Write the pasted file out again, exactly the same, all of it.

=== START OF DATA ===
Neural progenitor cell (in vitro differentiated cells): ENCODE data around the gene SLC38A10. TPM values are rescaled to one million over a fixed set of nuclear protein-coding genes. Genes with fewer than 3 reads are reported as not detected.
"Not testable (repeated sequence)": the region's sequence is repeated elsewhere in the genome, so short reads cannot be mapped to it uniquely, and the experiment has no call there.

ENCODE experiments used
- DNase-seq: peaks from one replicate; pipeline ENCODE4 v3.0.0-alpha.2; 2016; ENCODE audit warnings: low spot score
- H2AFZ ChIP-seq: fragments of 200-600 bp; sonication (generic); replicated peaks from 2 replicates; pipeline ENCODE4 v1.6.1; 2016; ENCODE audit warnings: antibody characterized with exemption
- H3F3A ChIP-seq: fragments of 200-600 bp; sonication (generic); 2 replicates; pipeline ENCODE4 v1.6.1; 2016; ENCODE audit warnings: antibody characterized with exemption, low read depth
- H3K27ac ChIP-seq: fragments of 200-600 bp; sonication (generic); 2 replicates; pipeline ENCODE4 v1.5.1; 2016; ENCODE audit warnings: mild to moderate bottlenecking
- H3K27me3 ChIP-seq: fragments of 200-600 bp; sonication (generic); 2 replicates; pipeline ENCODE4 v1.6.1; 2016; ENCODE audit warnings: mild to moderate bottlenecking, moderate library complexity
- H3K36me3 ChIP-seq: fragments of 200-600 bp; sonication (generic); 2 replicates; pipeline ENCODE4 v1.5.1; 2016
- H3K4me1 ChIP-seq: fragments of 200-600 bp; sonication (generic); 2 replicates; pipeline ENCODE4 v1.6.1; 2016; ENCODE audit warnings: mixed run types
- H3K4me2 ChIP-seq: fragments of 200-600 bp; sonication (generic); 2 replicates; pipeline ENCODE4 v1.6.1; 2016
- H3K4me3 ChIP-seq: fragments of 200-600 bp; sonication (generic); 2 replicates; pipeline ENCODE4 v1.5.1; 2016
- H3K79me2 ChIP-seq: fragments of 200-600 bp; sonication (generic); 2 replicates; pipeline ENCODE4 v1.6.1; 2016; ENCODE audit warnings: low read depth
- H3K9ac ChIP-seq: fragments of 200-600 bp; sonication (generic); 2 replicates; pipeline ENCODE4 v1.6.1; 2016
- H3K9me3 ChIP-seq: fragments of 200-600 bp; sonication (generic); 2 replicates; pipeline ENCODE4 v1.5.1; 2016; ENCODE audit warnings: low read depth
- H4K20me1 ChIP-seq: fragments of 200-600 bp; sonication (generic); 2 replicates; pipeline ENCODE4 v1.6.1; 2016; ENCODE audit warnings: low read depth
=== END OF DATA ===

Neural progenitor cell (in vitro differentiated cells): ENCODE data around the gene SLC38A10. TPM values are rescaled to one million over a fixed set of nuclear protein-coding genes. Genes with fewer than 3 reads are reported as not detected.
"Not testable (repeated sequence)": the region's sequence is repeated elsewhere in the genome, so short reads cannot be mapped to it uniquely, and the experiment has no call there.

ENCODE experiments used
- DNase-seq: peaks from one replicate; pipeline ENCODE4 v3.0.0-alpha.2; 2016; ENCODE audit warnings: low spot score
- H2AFZ ChIP-seq: fragments of 200-600 bp; sonication (generic); replicated peaks from 2 replicates; pipeline ENCODE4 v1.6.1; 2016; ENCODE audit warnings: antibody characterized with exemption
- H3F3A ChIP-seq: fragments of 200-600 bp; sonication (generic); 2 replicates; pipeline ENCODE4 v1.6.1; 2016; ENCODE audit warnings: antibody characterized with exemption, low read depth
- H3K27ac ChIP-seq: fragments of 200-600 bp; sonication (generic); 2 replicates; pipeline ENCODE4 v1.5.1; 2016; ENCODE audit warnings: mild to moderate bottlenecking
- H3K27me3 ChIP-seq: fragments of 200-600 bp; sonication (generic); 2 replicates; pipeline ENCODE4 v1.6.1; 2016; ENCODE audit warnings: mild to moderate bottlenecking, moderate library complexity
- H3K36me3 ChIP-seq: fragments of 200-600 bp; sonication (generic); 2 replicates; pipeline ENCODE4 v1.5.1; 2016
- H3K4me1 ChIP-seq: fragments of 200-600 bp; sonication (generic); 2 replicates; pipeline ENCODE4 v1.6.1; 2016; ENCODE audit warnings: mixed run types
- H3K4me2 ChIP-seq: fragments of 200-600 bp; sonication (generic); 2 replicates; pipeline ENCODE4 v1.6.1; 2016
- H3K4me3 ChIP-seq: fragments of 200-600 bp; sonication (generic); 2 replicates; pipeline ENCODE4 v1.5.1; 2016
- H3K79me2 ChIP-seq: fragments of 200-600 bp; sonication (generic); 2 replicates; pipeline ENCODE4 v1.6.1; 2016; ENCODE audit warnings: low read depth
- H3K9ac ChIP-seq: fragments of 200-600 bp; sonication (generic); 2 replicates; pipeline ENCODE4 v1.6.1; 2016
- H3K9me3 ChIP-seq: fragments of 200-600 bp; sonication (generic); 2 replicates; pipeline ENCODE4 v1.5.1; 2016; ENCODE audit warnings: low read depth
- H4K20me1 ChIP-seq: fragments of 200-600 bp; sonication (generic); 2 replicates; pipeline ENCODE4 v1.6.1; 2016; ENCODE audit warnings: low read depth